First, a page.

Table of Contents
The Importance of UV Protection
What are UV rays? Types and their effects
UV stands for ultraviolet and refers to the type of radiation that is emitted from the sun and other artificial sources. While some UV radiation is beneficial for . Overexposure can have harmful, long-term effects on the skin.
There are three different types of UV rays:
- UVA rays: UVA rays make up most of the UV that reaches the earth’s surface from the sun. This kind of radiation penetrates the deepest layer of the skin and is associated with premature aging, like wrinkles, eye damage and skin cancer.
- UVB rays: UVB rays are mostly absorbed by the ozone layer and so they primarily affect the skin's outer layers, which can result in sunburn and eventual skin cancer.
- UVC rays: UVC rays are mostly filtered by the ozone layer before they reach the earth. However, there are some areas where the ozone layer is thinner, such as Australia. In these areas, some UVC can reach the earth and become harmful for those whose skin is exposed.
How much UV radiation am I exposed to?
- Your location/ country
- The time of day
- The time of year
- Cloud cover
To be safe from UV rays, it’s important to know how exposed you are to the elements. If you live in a country closer to the equator, you’re at risk of more damage. Similarly, if you live at a high altitude or regularly go hill walking or hiking, you’re more at risk of exposing your skin to harmful rays. Take care to create a sun care routine that matches your day-to-day life and stay safe in the sun wherever you are.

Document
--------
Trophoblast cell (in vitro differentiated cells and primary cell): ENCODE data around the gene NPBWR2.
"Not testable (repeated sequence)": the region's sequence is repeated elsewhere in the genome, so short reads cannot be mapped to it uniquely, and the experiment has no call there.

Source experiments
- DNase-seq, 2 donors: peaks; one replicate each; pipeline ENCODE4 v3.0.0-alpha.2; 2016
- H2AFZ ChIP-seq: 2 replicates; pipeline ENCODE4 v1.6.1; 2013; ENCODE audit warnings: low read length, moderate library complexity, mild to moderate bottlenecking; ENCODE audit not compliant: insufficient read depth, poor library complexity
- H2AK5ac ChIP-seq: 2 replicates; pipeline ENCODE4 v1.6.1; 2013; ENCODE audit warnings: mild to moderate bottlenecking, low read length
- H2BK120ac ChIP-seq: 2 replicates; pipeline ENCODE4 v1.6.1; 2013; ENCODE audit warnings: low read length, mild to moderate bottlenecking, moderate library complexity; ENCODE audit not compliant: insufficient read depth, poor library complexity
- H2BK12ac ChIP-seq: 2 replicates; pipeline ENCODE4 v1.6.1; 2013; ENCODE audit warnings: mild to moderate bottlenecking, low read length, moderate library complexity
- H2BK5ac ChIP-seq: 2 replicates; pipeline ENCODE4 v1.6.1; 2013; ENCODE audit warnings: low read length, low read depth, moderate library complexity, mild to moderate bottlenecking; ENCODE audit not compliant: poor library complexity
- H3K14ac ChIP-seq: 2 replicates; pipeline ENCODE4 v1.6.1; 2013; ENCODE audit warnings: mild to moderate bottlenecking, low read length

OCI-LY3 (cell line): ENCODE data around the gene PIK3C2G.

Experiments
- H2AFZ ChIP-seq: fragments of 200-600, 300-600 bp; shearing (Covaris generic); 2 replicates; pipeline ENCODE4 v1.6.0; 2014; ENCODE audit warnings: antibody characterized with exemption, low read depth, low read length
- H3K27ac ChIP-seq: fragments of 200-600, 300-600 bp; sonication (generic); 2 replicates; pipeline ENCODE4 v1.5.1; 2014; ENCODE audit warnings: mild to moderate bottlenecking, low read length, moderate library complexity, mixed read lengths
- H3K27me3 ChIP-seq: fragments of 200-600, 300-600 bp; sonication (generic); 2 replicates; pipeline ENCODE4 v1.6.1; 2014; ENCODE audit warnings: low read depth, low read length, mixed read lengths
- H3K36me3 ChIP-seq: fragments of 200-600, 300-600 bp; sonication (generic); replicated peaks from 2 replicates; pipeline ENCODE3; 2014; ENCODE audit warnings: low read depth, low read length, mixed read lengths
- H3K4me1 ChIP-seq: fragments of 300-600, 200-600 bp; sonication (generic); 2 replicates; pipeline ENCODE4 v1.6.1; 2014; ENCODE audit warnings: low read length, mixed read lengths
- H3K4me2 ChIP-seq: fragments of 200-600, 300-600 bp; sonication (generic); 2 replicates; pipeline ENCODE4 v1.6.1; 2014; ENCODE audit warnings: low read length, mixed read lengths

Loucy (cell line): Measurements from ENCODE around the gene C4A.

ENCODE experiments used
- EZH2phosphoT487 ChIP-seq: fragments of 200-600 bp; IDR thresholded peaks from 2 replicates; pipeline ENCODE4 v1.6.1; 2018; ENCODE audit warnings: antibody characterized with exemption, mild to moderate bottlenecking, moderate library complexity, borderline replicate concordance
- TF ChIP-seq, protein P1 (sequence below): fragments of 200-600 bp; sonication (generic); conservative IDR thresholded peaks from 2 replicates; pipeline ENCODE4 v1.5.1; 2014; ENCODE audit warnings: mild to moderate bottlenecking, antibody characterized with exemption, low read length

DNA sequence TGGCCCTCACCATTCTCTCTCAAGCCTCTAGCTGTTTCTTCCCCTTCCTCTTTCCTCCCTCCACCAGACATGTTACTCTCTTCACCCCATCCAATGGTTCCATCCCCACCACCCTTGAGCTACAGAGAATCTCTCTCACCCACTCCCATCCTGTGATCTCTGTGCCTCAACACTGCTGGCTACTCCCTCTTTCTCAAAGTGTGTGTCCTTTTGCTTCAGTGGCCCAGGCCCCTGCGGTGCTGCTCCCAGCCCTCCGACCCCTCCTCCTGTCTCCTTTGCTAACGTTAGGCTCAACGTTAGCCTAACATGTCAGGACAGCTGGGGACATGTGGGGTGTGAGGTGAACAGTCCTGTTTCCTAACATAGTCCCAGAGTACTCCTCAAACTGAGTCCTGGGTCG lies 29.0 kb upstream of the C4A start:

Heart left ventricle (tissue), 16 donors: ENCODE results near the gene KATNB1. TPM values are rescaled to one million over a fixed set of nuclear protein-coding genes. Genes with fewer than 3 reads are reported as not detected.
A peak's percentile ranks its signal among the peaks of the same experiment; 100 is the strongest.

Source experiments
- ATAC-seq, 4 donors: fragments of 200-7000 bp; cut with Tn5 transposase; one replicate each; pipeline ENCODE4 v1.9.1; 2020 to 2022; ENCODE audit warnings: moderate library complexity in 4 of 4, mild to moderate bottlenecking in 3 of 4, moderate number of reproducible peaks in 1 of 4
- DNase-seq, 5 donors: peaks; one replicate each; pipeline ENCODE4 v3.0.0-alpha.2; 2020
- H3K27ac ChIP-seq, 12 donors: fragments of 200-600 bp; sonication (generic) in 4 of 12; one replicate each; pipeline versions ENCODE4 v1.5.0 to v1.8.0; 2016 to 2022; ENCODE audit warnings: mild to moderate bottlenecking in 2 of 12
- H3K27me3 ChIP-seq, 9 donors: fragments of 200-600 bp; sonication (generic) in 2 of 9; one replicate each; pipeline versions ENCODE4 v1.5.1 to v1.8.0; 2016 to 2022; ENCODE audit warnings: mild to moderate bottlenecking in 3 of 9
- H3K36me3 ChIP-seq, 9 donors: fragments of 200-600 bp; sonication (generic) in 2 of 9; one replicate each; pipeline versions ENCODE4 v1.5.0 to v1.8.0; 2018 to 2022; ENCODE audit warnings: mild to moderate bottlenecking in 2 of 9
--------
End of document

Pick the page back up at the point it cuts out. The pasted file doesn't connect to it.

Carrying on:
How to protect your skin from UV rays
- Use a broad-spectrum sunscreen: A will protect your skin against both UVA and UVB rays so it’s important to choose wisely. Apply it generously and regularly, especially if you’ll be swimming or sweating.
- Wear sun-protective clothing: Even in hot weather, it’s important to wear clothes that cover your skin from the elements, with long sleeves and leg coverings in breathable fabrics. You can also choose ratings to go the extra mile in blocking UV rays.
- Sunglasses: Protect your eyes and the delicate skin around them by wearing sunglasses that block 100% of UVA and UVB rays.
- Seek shade: Limit sun exposure, especially between 10 a.m. and 4 p.m. Use trees, umbrellas, or pop-up tents to create shaded space.
- Regular skin checks: Conduct regular skin checks to monitor any changes, such as new moles or unusual spots. If you spot anything unusual, consult a dermatologist to get it checked out.